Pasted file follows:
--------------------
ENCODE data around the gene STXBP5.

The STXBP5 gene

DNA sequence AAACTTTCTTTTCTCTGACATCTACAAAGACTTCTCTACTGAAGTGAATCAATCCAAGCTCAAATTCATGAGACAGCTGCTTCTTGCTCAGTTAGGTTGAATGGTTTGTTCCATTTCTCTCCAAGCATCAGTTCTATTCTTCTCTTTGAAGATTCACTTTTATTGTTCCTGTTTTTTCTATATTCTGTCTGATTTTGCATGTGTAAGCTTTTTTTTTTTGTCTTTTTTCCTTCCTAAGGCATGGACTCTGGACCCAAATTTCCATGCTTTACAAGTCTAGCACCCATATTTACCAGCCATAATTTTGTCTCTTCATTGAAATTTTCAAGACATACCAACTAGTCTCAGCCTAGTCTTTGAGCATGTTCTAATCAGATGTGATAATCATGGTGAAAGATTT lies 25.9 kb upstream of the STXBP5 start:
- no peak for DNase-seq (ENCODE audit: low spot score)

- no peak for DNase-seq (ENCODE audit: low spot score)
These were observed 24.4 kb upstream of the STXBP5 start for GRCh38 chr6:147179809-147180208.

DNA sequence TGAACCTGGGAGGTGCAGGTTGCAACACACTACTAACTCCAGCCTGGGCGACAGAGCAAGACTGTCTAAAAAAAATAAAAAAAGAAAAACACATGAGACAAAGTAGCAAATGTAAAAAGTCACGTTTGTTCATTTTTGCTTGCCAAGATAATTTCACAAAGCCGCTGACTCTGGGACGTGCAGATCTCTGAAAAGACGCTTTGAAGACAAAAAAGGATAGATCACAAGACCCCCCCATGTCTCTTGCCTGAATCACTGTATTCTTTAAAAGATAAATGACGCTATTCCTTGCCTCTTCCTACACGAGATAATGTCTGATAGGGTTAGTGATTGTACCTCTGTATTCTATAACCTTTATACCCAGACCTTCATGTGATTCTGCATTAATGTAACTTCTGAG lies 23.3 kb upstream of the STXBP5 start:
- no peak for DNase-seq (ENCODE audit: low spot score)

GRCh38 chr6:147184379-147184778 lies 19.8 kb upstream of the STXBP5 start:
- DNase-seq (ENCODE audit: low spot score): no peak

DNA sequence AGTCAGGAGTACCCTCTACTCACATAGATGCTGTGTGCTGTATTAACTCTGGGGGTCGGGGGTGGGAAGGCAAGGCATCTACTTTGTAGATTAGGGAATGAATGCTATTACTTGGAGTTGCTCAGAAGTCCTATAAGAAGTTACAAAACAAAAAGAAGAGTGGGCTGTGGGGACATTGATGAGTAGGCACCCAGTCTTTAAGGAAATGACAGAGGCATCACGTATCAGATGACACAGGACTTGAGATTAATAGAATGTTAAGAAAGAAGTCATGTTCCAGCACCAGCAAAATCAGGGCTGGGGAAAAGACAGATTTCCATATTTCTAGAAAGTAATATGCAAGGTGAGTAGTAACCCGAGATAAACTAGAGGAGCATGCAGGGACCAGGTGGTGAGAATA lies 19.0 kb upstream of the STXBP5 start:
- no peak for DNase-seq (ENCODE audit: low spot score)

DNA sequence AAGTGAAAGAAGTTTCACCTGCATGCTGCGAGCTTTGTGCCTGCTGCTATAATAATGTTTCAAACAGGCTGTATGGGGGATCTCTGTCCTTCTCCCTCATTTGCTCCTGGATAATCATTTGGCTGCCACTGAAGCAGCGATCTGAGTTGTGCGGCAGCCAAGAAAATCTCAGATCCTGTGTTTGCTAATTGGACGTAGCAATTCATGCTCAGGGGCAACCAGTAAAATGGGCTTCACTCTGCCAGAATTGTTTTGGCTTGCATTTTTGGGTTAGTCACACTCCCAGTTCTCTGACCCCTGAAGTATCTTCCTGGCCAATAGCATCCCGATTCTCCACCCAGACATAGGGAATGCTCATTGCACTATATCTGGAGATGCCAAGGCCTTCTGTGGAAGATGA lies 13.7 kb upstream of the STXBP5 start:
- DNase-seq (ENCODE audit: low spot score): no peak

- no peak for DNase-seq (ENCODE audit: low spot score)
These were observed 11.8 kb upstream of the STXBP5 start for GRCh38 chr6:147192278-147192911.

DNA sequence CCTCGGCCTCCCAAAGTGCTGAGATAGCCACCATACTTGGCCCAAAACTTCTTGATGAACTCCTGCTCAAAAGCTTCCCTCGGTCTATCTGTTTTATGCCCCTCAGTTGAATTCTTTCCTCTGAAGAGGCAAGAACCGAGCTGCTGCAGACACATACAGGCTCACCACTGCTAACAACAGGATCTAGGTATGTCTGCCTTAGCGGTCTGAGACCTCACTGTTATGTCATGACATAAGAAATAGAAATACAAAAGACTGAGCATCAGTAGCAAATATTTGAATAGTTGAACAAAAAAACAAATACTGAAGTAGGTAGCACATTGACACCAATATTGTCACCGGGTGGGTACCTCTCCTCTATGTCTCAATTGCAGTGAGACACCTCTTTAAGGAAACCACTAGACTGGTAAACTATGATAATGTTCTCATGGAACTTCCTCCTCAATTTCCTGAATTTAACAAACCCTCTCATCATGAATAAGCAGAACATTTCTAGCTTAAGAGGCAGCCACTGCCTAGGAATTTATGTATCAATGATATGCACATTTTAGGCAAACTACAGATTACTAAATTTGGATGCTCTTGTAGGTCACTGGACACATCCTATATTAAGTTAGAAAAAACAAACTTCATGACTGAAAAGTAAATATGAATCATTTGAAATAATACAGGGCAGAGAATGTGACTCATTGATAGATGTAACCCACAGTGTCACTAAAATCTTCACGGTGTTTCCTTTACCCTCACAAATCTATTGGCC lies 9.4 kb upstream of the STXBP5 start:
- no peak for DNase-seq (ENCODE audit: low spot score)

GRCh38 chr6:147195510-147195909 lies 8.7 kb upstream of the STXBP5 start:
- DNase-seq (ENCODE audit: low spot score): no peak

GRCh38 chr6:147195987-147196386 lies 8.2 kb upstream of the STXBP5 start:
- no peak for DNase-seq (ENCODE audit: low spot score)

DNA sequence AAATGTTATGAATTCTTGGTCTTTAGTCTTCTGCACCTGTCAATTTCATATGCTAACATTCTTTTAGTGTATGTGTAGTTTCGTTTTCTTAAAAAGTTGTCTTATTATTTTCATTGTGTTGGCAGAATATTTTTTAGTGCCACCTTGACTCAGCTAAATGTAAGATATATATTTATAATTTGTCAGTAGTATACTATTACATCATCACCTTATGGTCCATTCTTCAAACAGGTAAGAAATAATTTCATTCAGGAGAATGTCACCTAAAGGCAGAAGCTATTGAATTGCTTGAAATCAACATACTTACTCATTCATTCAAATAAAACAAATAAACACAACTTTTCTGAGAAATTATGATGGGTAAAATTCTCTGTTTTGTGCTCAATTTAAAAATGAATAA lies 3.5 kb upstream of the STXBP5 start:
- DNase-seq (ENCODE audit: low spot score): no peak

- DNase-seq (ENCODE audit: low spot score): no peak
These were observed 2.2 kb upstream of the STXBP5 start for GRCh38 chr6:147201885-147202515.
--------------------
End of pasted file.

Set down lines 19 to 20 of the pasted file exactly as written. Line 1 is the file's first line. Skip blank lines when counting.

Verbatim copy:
GRCh38 chr6:147195510-147195909 lies 8.7 kb upstream of the STXBP5 start:
- DNase-seq (ENCODE audit: low spot score): no peak